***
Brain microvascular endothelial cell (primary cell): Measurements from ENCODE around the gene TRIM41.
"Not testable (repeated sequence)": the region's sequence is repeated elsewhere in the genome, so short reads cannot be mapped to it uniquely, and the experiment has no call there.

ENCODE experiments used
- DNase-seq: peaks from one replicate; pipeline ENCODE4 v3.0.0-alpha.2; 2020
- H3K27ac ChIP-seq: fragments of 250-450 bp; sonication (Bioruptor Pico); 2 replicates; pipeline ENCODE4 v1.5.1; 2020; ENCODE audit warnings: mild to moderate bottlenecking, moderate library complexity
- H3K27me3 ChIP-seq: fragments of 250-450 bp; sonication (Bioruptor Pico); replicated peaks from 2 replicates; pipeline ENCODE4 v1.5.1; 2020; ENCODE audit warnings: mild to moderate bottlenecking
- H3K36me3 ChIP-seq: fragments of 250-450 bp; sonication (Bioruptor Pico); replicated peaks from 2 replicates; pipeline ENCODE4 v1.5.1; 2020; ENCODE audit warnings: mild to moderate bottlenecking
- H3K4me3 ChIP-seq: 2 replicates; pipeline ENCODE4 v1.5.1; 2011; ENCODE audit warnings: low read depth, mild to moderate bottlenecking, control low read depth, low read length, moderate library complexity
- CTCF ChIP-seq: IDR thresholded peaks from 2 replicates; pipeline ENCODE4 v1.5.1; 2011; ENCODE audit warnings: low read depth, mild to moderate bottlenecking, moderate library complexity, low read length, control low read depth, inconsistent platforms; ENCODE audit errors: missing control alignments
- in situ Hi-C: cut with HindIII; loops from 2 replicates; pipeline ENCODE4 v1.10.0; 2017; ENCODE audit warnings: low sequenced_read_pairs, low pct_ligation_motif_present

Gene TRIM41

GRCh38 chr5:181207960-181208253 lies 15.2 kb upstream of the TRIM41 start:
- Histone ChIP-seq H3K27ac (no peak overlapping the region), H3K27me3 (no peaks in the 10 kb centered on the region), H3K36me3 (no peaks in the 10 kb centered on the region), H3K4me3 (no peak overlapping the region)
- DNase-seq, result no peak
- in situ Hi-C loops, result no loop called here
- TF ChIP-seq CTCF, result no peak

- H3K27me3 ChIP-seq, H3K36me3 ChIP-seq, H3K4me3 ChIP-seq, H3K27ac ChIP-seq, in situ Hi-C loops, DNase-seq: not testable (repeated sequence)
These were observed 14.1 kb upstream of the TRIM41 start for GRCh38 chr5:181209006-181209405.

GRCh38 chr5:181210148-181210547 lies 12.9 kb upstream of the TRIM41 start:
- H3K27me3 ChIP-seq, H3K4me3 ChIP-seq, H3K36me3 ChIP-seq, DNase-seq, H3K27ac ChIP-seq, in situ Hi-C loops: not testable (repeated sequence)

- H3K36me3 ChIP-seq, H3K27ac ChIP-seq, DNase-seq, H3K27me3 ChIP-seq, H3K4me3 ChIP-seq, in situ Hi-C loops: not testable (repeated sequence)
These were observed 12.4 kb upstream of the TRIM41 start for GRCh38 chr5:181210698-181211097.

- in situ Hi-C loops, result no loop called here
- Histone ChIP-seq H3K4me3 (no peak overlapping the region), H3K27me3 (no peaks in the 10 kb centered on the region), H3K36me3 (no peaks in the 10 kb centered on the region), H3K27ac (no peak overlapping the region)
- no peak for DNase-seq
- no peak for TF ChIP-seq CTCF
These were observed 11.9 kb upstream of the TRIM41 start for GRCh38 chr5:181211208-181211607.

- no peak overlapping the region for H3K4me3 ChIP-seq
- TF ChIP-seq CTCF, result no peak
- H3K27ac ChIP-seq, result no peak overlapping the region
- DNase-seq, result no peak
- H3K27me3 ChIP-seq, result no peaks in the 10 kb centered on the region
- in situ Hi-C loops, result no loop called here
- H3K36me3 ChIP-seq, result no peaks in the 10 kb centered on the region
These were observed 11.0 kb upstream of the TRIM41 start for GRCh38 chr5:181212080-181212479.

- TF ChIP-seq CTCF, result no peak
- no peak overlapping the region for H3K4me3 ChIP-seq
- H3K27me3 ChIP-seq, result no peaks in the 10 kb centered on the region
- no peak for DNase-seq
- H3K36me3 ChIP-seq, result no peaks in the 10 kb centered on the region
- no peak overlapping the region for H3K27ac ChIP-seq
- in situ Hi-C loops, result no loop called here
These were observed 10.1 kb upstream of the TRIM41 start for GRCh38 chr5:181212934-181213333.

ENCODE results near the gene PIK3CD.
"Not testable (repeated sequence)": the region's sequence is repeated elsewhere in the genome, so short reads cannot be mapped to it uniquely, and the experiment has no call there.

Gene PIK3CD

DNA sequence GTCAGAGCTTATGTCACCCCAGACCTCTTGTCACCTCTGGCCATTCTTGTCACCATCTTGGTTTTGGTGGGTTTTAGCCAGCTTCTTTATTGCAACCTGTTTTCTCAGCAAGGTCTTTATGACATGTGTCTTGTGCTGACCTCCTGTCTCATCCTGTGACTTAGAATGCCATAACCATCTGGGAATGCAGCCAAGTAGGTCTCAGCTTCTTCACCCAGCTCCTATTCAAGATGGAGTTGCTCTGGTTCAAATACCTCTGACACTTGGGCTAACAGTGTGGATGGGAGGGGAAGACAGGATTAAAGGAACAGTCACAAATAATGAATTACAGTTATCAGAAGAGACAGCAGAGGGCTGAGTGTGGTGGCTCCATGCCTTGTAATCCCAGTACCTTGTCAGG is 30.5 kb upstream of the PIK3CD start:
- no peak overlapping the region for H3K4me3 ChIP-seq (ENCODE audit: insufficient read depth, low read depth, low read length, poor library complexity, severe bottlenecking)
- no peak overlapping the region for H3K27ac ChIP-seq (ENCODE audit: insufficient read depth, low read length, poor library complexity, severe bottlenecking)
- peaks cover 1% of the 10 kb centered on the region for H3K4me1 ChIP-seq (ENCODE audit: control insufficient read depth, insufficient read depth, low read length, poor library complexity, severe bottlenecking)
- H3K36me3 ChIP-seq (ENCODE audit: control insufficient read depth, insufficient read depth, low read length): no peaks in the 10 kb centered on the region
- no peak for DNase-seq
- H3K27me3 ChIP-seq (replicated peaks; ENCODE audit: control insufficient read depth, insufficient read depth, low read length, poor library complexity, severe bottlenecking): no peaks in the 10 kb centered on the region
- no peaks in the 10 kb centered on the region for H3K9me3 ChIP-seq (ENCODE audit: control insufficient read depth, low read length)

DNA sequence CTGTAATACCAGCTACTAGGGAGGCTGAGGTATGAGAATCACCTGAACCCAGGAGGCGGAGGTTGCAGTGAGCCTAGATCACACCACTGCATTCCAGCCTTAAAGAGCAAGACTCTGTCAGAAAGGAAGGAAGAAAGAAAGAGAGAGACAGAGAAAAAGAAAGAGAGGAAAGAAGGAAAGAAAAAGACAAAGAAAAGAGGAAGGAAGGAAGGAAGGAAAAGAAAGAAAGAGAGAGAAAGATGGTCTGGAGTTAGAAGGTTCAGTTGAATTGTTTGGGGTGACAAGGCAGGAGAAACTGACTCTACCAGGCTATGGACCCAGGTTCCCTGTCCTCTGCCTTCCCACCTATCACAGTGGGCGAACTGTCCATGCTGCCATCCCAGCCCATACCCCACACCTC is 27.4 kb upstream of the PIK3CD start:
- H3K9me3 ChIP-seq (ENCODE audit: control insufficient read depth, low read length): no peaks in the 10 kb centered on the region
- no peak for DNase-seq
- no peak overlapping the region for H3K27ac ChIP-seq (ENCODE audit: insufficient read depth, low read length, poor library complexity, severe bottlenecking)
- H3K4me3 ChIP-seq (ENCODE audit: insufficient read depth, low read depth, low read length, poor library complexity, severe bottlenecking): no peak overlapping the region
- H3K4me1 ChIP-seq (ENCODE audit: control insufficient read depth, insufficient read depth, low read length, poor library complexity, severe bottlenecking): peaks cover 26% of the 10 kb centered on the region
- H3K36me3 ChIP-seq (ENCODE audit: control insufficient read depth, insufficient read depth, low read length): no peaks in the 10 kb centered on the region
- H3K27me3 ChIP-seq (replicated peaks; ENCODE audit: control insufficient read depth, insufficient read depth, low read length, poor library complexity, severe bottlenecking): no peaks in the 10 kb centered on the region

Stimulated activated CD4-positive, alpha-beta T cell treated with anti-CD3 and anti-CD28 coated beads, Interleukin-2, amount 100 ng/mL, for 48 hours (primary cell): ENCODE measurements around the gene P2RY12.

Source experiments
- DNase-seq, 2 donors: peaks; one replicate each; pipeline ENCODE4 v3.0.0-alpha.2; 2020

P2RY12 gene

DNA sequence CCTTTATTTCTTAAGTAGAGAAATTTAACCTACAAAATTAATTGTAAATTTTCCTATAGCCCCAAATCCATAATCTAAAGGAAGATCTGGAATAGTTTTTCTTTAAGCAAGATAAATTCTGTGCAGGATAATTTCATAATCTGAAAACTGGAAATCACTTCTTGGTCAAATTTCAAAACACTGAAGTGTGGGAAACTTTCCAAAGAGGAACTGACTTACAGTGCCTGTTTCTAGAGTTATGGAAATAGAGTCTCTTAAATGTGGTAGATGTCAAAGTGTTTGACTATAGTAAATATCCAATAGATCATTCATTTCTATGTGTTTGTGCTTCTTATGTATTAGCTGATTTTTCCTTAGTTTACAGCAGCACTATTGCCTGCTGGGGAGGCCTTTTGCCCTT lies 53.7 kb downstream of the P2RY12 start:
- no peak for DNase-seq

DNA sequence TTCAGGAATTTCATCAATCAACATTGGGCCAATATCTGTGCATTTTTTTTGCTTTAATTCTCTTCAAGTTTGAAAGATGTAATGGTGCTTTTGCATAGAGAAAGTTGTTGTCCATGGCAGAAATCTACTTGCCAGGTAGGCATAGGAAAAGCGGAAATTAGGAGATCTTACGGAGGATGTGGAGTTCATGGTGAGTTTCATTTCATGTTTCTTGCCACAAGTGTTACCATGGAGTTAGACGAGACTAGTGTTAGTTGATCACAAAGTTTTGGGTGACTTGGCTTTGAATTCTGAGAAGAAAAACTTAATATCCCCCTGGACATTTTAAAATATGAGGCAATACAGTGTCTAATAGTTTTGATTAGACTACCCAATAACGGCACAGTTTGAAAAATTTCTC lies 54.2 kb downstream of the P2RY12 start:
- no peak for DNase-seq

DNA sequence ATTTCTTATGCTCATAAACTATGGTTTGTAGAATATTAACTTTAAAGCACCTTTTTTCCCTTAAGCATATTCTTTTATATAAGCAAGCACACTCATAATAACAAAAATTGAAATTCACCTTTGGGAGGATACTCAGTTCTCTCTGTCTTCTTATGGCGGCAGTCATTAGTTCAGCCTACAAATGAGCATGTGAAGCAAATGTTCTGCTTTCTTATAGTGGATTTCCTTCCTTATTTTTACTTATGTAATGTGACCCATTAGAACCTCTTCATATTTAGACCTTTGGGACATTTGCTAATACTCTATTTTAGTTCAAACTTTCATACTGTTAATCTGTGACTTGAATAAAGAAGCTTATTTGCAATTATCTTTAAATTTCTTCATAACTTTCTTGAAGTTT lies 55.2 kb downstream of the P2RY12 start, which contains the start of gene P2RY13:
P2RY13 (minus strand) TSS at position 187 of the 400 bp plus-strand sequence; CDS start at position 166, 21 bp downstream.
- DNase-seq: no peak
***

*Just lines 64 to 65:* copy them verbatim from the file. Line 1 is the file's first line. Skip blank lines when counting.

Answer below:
Source experiments
- DNase-seq, 2 donors: peaks; one replicate each; pipeline ENCODE4 v3.0.0-alpha.2; 2020